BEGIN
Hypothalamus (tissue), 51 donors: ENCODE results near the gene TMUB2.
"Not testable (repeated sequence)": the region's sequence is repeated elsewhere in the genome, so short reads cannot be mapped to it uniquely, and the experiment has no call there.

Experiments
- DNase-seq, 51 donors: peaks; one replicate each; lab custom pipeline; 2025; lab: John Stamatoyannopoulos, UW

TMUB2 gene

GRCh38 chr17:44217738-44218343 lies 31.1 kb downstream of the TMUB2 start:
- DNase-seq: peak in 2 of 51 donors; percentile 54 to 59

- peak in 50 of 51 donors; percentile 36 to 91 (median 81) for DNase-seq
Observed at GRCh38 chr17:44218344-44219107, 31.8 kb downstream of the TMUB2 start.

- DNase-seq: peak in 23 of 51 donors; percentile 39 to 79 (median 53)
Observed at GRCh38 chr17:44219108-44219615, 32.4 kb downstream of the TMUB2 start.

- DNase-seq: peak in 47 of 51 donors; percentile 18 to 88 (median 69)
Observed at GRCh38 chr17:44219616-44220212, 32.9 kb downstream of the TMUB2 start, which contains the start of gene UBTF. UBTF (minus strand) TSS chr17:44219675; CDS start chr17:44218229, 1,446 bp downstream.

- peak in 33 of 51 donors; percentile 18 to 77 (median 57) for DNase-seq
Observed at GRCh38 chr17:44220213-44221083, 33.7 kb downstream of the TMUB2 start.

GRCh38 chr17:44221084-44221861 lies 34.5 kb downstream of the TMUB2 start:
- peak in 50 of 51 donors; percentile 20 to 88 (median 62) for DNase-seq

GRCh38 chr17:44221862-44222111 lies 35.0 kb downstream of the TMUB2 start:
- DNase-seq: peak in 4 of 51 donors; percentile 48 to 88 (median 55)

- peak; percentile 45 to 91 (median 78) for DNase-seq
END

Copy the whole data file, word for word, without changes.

Hypothalamus (tissue), 51 donors: ENCODE results near the gene TMUB2.
"Not testable (repeated sequence)": the region's sequence is repeated elsewhere in the genome, so short reads cannot be mapped to it uniquely, and the experiment has no call there.

Experiments
- DNase-seq, 51 donors: peaks; one replicate each; lab custom pipeline; 2025; lab: John Stamatoyannopoulos, UW

TMUB2 gene

GRCh38 chr17:44217738-44218343 lies 31.1 kb downstream of the TMUB2 start:
- DNase-seq: peak in 2 of 51 donors; percentile 54 to 59

- peak in 50 of 51 donors; percentile 36 to 91 (median 81) for DNase-seq
Observed at GRCh38 chr17:44218344-44219107, 31.8 kb downstream of the TMUB2 start.

- DNase-seq: peak in 23 of 51 donors; percentile 39 to 79 (median 53)
Observed at GRCh38 chr17:44219108-44219615, 32.4 kb downstream of the TMUB2 start.

- DNase-seq: peak in 47 of 51 donors; percentile 18 to 88 (median 69)
Observed at GRCh38 chr17:44219616-44220212, 32.9 kb downstream of the TMUB2 start, which contains the start of gene UBTF. UBTF (minus strand) TSS chr17:44219675; CDS start chr17:44218229, 1,446 bp downstream.

- peak in 33 of 51 donors; percentile 18 to 77 (median 57) for DNase-seq
Observed at GRCh38 chr17:44220213-44221083, 33.7 kb downstream of the TMUB2 start.

GRCh38 chr17:44221084-44221861 lies 34.5 kb downstream of the TMUB2 start:
- peak in 50 of 51 donors; percentile 20 to 88 (median 62) for DNase-seq

GRCh38 chr17:44221862-44222111 lies 35.0 kb downstream of the TMUB2 start:
- DNase-seq: peak in 4 of 51 donors; percentile 48 to 88 (median 55)

- peak; percentile 45 to 91 (median 78) for DNase-seq